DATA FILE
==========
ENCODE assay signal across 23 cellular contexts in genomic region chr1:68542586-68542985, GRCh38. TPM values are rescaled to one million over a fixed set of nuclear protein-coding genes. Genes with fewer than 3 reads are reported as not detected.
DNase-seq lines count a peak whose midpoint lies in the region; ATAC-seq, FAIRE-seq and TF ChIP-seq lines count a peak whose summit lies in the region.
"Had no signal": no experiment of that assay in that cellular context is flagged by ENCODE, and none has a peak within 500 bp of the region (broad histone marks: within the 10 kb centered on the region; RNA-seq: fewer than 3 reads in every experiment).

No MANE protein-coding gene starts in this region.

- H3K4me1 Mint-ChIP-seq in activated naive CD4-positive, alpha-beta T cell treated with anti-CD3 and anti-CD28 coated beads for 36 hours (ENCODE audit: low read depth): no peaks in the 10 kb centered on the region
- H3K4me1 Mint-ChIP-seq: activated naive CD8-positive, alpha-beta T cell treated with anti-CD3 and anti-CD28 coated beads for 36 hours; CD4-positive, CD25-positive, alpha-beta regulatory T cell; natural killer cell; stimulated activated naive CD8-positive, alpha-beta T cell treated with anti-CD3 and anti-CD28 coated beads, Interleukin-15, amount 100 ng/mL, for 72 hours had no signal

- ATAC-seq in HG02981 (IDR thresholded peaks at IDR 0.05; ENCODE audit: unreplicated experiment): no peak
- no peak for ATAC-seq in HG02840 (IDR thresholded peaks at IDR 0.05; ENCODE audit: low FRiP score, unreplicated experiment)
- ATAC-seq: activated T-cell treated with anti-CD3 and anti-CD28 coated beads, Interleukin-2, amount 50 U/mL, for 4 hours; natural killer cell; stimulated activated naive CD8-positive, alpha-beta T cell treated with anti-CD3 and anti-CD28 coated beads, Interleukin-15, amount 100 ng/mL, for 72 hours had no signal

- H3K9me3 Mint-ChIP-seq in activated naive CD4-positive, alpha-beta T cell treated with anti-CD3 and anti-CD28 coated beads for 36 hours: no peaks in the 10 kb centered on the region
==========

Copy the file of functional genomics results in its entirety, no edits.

ENCODE assay signal across 23 cellular contexts in genomic region chr1:68542586-68542985, GRCh38. TPM values are rescaled to one million over a fixed set of nuclear protein-coding genes. Genes with fewer than 3 reads are reported as not detected.
DNase-seq lines count a peak whose midpoint lies in the region; ATAC-seq, FAIRE-seq and TF ChIP-seq lines count a peak whose summit lies in the region.
"Had no signal": no experiment of that assay in that cellular context is flagged by ENCODE, and none has a peak within 500 bp of the region (broad histone marks: within the 10 kb centered on the region; RNA-seq: fewer than 3 reads in every experiment).

No MANE protein-coding gene starts in this region.

- H3K4me1 Mint-ChIP-seq in activated naive CD4-positive, alpha-beta T cell treated with anti-CD3 and anti-CD28 coated beads for 36 hours (ENCODE audit: low read depth): no peaks in the 10 kb centered on the region
- H3K4me1 Mint-ChIP-seq: activated naive CD8-positive, alpha-beta T cell treated with anti-CD3 and anti-CD28 coated beads for 36 hours; CD4-positive, CD25-positive, alpha-beta regulatory T cell; natural killer cell; stimulated activated naive CD8-positive, alpha-beta T cell treated with anti-CD3 and anti-CD28 coated beads, Interleukin-15, amount 100 ng/mL, for 72 hours had no signal

- ATAC-seq in HG02981 (IDR thresholded peaks at IDR 0.05; ENCODE audit: unreplicated experiment): no peak
- no peak for ATAC-seq in HG02840 (IDR thresholded peaks at IDR 0.05; ENCODE audit: low FRiP score, unreplicated experiment)
- ATAC-seq: activated T-cell treated with anti-CD3 and anti-CD28 coated beads, Interleukin-2, amount 50 U/mL, for 4 hours; natural killer cell; stimulated activated naive CD8-positive, alpha-beta T cell treated with anti-CD3 and anti-CD28 coated beads, Interleukin-15, amount 100 ng/mL, for 72 hours had no signal

- H3K9me3 Mint-ChIP-seq in activated naive CD4-positive, alpha-beta T cell treated with anti-CD3 and anti-CD28 coated beads for 36 hours: no peaks in the 10 kb centered on the region